The defining feature of FOSS governance is the fact that the product is commons-based and equally accessible to all parties. There is relatively little friction involved in forking a codebase and taking two versions of a piece of software in different directions. The ownership of Intellectual Property (IP), which determines who is allowed to develop and exploit proprietary software, has only limited significance. In FOSS projects IP considerations are typically limited to the ownership of non-vital assets such as names/trademarks, domains and hosting services (i.e. control of servers and GitHub maintainer accounts).
FOSS governance is archetypally a case of a group of developers communicating and coordinating informally following “rough consensus”. In some studies of the top 25 GitHub repositories (by star count) from 2016 only one explained how its governance worked in any detail, with 62% saying nothing at all about this. In 2018 the same method was replicated and 5 projects were found to explain their governance processes, and there was a greater tendency to offer a document which was tailored to onboarding new contributors - but still many projects had no description of their governance processes whatsoever.
Governance tends to be an afterthought for FOSS projects, as it only becomes a significant issue if the project reaches a certain scale. When the number of participants is small and everyone knows everyone else, conflict is easier to manage. Most FOSS projects never reach a scale where the lack of formal governance causes any problems.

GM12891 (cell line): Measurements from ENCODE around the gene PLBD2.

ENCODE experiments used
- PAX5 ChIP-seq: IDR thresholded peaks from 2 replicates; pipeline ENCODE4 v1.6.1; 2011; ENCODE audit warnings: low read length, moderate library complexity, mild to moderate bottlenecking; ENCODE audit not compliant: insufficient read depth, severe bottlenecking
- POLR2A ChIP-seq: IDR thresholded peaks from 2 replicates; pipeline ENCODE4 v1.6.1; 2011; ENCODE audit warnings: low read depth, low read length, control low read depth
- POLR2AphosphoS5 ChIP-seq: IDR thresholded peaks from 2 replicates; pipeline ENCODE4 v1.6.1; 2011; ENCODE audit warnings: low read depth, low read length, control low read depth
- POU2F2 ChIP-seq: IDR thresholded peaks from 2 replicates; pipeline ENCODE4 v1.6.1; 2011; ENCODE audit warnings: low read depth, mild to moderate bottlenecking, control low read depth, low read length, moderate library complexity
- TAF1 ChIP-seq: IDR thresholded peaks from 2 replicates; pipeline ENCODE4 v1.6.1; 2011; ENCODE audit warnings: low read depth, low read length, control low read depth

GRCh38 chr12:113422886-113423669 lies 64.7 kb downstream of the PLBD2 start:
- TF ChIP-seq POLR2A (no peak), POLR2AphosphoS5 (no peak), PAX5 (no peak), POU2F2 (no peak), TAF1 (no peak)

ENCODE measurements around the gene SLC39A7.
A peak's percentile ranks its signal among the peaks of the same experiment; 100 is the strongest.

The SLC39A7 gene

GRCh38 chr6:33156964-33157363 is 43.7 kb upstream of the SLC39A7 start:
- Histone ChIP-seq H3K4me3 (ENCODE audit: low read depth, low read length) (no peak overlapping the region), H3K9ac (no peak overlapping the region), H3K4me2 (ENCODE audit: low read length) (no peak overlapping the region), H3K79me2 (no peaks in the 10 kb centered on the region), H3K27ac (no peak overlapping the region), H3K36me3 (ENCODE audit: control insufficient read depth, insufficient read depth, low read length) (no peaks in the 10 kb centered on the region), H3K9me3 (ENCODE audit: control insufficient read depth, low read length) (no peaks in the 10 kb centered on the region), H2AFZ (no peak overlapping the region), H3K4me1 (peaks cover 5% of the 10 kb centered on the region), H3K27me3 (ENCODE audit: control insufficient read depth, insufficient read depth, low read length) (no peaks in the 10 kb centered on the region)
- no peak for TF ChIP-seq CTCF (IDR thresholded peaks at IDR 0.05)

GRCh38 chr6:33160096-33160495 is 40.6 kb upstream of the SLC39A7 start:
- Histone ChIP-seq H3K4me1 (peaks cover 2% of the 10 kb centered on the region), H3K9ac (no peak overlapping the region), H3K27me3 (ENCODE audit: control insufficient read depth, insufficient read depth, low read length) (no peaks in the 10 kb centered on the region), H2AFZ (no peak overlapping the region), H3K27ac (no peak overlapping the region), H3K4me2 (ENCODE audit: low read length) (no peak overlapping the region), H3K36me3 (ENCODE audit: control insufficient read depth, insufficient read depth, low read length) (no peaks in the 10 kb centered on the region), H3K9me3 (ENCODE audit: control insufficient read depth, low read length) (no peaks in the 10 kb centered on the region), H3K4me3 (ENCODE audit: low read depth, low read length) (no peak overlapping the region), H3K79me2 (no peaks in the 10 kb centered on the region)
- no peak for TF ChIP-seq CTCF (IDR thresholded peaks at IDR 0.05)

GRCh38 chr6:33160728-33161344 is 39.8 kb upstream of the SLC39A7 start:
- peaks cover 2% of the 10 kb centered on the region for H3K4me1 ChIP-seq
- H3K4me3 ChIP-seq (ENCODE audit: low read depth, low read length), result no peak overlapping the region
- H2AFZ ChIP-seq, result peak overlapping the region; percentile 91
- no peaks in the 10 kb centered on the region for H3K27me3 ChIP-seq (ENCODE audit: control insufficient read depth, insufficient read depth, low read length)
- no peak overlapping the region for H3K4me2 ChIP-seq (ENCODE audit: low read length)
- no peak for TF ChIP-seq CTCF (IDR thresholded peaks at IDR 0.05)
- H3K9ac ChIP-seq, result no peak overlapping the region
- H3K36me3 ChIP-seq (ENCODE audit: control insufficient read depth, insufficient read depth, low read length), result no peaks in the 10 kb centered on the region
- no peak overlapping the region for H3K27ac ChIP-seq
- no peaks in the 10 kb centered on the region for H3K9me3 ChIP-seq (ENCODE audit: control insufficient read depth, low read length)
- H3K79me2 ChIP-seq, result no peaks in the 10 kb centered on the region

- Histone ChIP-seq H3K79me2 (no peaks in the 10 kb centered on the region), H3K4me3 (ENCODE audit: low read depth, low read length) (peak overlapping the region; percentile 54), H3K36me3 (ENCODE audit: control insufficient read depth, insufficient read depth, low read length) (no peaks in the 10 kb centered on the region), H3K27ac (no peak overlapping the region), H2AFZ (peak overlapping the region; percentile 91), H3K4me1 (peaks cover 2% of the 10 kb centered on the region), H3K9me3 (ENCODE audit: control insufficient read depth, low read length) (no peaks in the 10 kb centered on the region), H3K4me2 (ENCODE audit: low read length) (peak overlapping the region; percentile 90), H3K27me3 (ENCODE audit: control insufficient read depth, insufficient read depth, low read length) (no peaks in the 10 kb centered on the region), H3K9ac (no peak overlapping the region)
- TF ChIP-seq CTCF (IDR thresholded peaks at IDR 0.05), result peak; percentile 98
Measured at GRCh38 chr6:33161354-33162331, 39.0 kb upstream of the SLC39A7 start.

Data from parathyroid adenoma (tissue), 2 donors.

There is a cost to implementing (and documenting) formal governance, and so informal governance is likely much more efficient for small projects. When a project reaches a scale where it is more likely to have unresolved contentious issues, it is also more difficult to add in a new form of governance, because doing so with legitimacy would require buy-in from all existing participants. One natural way for informal governance to scale is by effectively nominating whoever holds the most sway in the process as a “benevolent dictator for life” - being acknowledged by participants as someone who has the personal authority, usually based on respect earned from their contributions, to dictate the resolution of contentious issues.
In the case of unresolved contentious issues within a FOSS community, the lack of a strong barrier to forking means that it happens fairly regularly. Given that all the code for both forks will remain open-source, a fork doesn’t have to mean the end of collaboration between the two groups. Beneficial changes can be pulled in from the other fork(s) - although doing so can involve considerable effort. In particular, where the project that was forked from is large and active, keeping up with the changes as a “downstream” fork can be difficult. This piece on the history of Debian and Ubuntu by Benjamin Mako Hill affirms that it is best where possible to avoid a fork because of the increased coordination costs and possible duplication of effort. Hill recognizes significant benefits to forking in the degree of customization it offers, with software “one size never fits all” and with FOSS the capacity to adapt and hone it for a particular use is one of its strengths. Mako Hill calls for better tools to facilitate ongoing relationships between forks.
The control of funding available to FOSS projects often happens orthogonally to governance of the software. This is the case when most participants are employed within companies that are users of the software. In some cases, the project itself has resources (usually donated) at its disposal, in which case the governance of the organization controlling those resources becomes a significant factor in the project’s overall governance. Where a conventional organization holds funds or other assets for the project its governance can be understood as following more conventional patterns.